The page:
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Deer antler spray was nothing, says ex-Cowboy

2:56 PM, Feb 7, 2013   |    comments
Former Oklahoma and Dallas Cowboys player Tony Casillas on the Sooners' sidelines during the game against the Texas A&M Aggies in the 2013 Cotton Bowl at Cowboys Stadium.(Photo: Kevin Jairaj-USA TODAY Sports)
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Chris Strauss, USA TODAY Sports

Former NFL defensive lineman Tony Casillas scoffed at the "deer antler spray" madness that surrounded Baltimore Ravens linebacker Ray Lewis during Super Bowl, telling a Dallas radio show Wednesday that his Cowboys teammates in the 1990s were fond of their own obscure potential enhancement product, a horrific smelling veterinary ointment known as DMSO.

Via Dallas Morning News:
"When I heard about deer antler spray, I said that's nothing. We used to use this stuff called DMSO. That's what veterinarians put on horses' muscles and we used it in the locker room. We had a bottle and you'd take it. It goes right to the blood stream," Casillas told KRLD-FM. "I'm not sure about this deer antler stuff, but it was prevalent in our locker room. It's called DMSO. You get it from the veterinarian. It's an ointment that's like anti-inflammatory. You put it on your skin and you put it on a muscle, and I guarantee you, in about 30 minutes you'd feel great. If you're going to talk about the deer antler stuff, we used DMSO and people knew it. Everyone knew about it."

Casillas is right. DMSO, which is short for dimethyl sulfoxide, certainly wasn't a secret in the 80s and 90s, as players openly discussed the medication, which was unapproved by major sports leagues at the time but wasn't exactly banned either. The wood byproduct, which is currently only approved for human use by the FDA as a preservative of organs for transplant and for interstitial cystitis, a bladder disease, was mostly obtained through veterinarians, who used it as an anti-inflammatory on horses and other large animals.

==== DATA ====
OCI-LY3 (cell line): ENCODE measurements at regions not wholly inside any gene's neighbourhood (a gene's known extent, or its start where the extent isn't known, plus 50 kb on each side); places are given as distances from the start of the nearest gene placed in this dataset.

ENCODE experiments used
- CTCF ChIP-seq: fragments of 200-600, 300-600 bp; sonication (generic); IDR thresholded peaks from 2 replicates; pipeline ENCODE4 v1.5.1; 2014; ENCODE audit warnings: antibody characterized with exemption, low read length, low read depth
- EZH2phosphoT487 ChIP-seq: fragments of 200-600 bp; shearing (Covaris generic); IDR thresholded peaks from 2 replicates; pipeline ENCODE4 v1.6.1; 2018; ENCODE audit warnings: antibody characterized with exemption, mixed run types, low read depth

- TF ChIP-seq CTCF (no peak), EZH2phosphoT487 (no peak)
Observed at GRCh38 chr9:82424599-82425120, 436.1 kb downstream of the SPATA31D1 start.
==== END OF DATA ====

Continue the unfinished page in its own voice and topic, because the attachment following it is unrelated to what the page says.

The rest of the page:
When you think about the secrecy of today's NFL drug testing policies and the very strict list of banned substances, it's amazing to revisit this Sports Illustrated feature from 1981 where various athletes openly discussed their use of the ointment.

Here are some key outtakes from the nearly 32-year-old story...

The product's smell:
"The new odor, a commingling of the vapors of turpentine, rotten eggs and old oysters, comes from dimethyl sulfoxide, better known as DMSO, the controversial and often illegally used drug hailed by a growing legion of amateur and professional athletes who view it as a panacea for many ills ranging from sprained ankles to tendinitis and ripped muscles."

How University of Oregon long-distance runners obtained DMSO:
"A guy in our neighborhood has a dog with arthritis. Vets prescribe DMSO for it, and we all borrow the dog. He's been to more vets than any dog in America."

Former Raiders quarterback Daryl Lamonica:
"A lot of us used it-Pete Banaszak, Jim Otto, Ben Davidson, other guys. And the only side effect we ever noticed was body odor and incredibly bad breath. It's a smell you don't forget. I got on an elevator in Washington after testifying and I smelled it. I was so excited I yelled. 'Who's using DMSO around here?" and a guy raised his hand."

The entire story is worth a read, if only as an example that no matter the era, plenty of athletes are going to seek out whatever ridiculous products they can if they think it'll somehow give them a competitive advantage on the field.

USA TODAY Sports

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